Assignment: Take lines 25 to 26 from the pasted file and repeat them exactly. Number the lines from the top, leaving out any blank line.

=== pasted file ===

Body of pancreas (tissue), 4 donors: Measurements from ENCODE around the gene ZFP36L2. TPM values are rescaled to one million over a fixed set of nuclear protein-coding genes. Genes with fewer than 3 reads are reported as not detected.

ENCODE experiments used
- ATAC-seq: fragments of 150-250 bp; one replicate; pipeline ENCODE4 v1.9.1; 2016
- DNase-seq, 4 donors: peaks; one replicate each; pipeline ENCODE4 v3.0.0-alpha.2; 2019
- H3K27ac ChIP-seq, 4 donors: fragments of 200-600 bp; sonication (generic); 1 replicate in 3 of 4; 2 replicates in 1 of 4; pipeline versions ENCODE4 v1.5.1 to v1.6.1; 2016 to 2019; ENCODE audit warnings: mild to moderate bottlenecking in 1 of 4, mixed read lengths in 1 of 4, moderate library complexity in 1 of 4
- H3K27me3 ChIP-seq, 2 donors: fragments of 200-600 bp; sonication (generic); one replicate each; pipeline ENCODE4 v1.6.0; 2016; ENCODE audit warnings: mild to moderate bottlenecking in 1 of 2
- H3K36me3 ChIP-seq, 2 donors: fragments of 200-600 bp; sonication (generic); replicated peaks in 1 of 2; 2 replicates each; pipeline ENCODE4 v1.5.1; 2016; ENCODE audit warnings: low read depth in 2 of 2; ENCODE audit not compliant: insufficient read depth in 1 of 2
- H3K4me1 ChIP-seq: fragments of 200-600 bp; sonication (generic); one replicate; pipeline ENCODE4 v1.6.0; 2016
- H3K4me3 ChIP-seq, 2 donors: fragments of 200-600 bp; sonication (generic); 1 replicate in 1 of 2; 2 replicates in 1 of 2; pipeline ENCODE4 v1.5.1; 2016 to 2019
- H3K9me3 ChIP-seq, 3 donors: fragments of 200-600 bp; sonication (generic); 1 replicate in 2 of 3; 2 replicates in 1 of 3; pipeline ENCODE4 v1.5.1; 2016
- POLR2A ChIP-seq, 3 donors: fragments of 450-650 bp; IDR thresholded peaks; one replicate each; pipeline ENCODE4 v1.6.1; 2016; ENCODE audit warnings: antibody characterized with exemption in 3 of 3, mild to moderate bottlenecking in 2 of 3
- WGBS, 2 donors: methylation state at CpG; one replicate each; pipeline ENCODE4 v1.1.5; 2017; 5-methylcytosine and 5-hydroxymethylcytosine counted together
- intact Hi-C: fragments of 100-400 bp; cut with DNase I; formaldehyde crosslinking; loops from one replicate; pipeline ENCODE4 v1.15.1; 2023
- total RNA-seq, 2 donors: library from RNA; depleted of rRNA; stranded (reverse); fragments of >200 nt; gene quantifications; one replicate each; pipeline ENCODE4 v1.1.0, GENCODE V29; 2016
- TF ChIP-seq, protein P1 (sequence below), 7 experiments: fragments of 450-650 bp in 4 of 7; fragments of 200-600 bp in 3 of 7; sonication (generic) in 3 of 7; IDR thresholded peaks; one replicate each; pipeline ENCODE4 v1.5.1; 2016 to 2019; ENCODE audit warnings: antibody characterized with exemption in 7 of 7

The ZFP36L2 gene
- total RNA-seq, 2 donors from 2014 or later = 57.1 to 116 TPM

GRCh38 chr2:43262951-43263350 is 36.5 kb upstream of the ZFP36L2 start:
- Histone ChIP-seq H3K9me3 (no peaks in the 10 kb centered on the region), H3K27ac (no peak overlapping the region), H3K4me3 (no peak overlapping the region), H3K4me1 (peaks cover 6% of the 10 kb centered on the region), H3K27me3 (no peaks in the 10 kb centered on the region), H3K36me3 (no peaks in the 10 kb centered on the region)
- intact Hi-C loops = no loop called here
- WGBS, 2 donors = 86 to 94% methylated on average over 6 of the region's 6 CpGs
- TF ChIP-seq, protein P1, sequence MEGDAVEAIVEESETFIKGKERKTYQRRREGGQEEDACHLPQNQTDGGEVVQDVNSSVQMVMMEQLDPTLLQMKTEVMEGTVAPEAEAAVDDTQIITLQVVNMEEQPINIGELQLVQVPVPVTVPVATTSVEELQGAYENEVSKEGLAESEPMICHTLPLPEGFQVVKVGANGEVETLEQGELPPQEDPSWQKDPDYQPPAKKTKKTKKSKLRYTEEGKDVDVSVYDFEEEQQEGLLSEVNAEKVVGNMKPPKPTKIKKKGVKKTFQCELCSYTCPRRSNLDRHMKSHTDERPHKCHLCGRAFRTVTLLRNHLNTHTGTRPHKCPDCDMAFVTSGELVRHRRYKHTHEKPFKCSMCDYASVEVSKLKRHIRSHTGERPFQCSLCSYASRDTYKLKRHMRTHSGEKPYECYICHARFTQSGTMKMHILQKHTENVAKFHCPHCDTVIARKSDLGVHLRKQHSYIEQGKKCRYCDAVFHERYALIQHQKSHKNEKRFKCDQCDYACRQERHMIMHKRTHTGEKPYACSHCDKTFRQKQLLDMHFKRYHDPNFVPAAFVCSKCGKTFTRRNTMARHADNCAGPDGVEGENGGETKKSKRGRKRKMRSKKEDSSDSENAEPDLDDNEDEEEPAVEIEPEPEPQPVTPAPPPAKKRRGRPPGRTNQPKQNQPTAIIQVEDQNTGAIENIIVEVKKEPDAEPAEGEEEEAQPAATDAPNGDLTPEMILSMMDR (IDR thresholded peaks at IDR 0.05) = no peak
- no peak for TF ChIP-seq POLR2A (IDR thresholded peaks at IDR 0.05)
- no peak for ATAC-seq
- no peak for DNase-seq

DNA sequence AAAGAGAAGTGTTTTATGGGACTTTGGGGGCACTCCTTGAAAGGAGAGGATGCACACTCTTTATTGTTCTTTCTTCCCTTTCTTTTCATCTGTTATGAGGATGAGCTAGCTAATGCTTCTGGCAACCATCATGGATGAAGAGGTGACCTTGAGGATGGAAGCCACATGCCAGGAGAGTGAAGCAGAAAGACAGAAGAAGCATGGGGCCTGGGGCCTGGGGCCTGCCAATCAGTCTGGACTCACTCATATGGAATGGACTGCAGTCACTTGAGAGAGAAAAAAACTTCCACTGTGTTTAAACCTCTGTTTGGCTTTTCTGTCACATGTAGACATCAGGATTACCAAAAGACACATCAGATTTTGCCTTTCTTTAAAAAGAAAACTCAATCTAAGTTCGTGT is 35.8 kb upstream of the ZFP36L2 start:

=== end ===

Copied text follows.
- no peak for DNase-seq

DNA sequence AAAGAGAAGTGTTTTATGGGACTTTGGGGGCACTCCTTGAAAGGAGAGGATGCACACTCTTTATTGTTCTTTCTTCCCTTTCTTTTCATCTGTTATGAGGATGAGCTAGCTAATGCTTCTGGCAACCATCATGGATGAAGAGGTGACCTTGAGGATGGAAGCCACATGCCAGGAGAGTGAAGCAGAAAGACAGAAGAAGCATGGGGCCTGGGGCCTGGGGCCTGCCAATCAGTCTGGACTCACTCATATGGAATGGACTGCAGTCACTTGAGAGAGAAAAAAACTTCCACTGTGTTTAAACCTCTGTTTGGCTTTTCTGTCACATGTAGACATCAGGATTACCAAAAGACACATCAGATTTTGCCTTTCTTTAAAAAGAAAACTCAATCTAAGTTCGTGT is 35.8 kb upstream of the ZFP36L2 start: